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How Architectural Innovation Can Make You a Better Architect


Maria Lorena Lehman


Founder — Sensing Architecture ® Academy


Finding and learning from latest architectural innovation trends can really help you to be a better architectural designer. You see, by understanding how architecture is advancing, you can take advantage of latest breakthroughs to improve your own designs. In this video, I will show you the next steps in architectural innovation for dynamic building designs — plus, you will learn how each step builds upon the last, so you understand where innovative architectural qualities can fit into your own design work.



00:01 Maria Lorena Lehman: I’m Maria Lorena Lehman, Founder of Sensing Architecture and the MLL Design Lab. In this video, I’m going to teach you about the next steps in architectural innovation. Architecture has been through flex design, is going through interactive design, and in the future will embark upon adaptive design. In this video, I’ll teach you what that’s all about and how you can target your architectural designs to take advantage of the best of what the future holds.

00:37 MLL: So what are the next steps in architectural innovation? Well, as you may already know, flex design has been in the design parameter for a while. And this has led way into interactive design, which we’re beginning to see manifestations of in many projects today. And now adaptive design is just surfacing and has a ways to go, but adaptive design is on the forefront as well. So we’ve gone from flex design to interactive design, and now we’re heading into adaptive design.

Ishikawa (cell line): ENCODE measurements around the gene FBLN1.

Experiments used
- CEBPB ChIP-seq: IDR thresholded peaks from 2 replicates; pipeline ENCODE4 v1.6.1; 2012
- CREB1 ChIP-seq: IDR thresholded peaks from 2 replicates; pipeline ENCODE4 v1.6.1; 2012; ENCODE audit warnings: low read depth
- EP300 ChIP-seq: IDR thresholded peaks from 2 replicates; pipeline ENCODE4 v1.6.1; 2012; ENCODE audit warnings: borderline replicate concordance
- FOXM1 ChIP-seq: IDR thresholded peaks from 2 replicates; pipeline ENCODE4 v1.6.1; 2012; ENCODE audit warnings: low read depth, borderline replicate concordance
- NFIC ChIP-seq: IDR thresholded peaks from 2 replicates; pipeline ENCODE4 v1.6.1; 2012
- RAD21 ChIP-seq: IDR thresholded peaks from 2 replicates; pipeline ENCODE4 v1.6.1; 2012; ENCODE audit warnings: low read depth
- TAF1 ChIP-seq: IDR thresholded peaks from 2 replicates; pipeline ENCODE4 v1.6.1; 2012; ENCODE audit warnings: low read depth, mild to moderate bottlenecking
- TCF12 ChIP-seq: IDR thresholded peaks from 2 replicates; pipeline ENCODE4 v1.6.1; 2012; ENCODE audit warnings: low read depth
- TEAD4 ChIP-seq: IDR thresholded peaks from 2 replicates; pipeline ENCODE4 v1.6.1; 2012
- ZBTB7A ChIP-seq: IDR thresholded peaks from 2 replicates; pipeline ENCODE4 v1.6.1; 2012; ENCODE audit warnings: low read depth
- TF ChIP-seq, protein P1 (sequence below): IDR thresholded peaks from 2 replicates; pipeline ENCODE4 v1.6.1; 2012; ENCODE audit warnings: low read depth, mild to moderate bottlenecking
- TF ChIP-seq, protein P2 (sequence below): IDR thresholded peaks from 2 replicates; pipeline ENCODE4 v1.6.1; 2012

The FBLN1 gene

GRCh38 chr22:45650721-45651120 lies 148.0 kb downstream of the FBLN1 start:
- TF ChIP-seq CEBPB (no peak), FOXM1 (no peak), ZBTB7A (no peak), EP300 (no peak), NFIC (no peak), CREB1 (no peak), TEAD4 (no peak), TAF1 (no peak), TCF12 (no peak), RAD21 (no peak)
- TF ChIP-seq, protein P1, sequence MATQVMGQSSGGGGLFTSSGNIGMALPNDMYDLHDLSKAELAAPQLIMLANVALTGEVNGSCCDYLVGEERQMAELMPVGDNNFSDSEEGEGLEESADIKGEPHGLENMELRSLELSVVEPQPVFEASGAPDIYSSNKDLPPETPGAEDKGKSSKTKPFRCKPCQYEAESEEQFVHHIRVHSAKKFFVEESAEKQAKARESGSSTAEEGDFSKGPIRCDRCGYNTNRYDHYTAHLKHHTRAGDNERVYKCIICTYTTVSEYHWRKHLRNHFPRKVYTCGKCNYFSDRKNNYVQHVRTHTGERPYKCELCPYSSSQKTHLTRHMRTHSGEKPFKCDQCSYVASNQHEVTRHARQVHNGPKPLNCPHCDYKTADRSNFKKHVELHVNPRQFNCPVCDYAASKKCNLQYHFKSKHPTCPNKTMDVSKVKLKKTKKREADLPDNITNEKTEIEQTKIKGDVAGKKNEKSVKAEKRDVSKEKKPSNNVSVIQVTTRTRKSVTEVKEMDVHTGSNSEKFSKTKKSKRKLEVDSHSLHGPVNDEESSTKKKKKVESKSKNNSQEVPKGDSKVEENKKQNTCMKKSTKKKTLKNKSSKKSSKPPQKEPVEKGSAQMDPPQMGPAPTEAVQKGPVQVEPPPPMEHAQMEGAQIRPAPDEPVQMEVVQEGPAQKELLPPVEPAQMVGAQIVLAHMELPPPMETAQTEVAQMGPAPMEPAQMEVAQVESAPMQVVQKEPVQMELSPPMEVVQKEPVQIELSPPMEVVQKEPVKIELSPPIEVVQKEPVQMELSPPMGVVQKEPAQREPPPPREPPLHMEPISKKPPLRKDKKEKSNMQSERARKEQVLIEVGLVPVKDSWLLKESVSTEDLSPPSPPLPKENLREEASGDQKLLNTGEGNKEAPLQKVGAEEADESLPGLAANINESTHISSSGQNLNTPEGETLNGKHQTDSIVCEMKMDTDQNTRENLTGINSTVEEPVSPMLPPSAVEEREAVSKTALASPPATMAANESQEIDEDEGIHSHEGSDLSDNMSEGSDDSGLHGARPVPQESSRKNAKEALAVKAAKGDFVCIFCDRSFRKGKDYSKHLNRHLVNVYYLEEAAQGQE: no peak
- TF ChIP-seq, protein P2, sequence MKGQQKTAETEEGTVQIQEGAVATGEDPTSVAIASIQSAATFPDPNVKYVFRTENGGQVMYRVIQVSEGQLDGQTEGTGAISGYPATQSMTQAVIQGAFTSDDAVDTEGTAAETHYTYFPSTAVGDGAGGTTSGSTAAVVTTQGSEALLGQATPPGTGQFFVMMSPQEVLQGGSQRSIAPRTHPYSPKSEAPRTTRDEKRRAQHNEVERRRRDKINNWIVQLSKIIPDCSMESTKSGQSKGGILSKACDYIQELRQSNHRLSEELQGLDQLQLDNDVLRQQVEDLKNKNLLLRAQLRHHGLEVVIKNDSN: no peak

01:13 MLL: So if we take a step back and look at flex design. Flex design really involves physically moving features. So for instance, a wall can move physically to reconfigure the space within a room to better meet occupant needs as their needs may change within a physical space. Now this differs from interactive design. In interactive design, sensors can be used, for example, where you might have one room where there’s a light bulb, for instance, and if there’s no person in the room the light will remain off. But in that same room, if a person enters a sensor will notice and the light bulb will turn on. This is a very simple example of a room or an architectural space meeting real-time need for an occupant. But this type of interaction is one way, so to speak. It’s one cycle where an occupant carries out an action or behavior, the architecture responds and the need is met. But to take that a step further, we delve into adaptive design.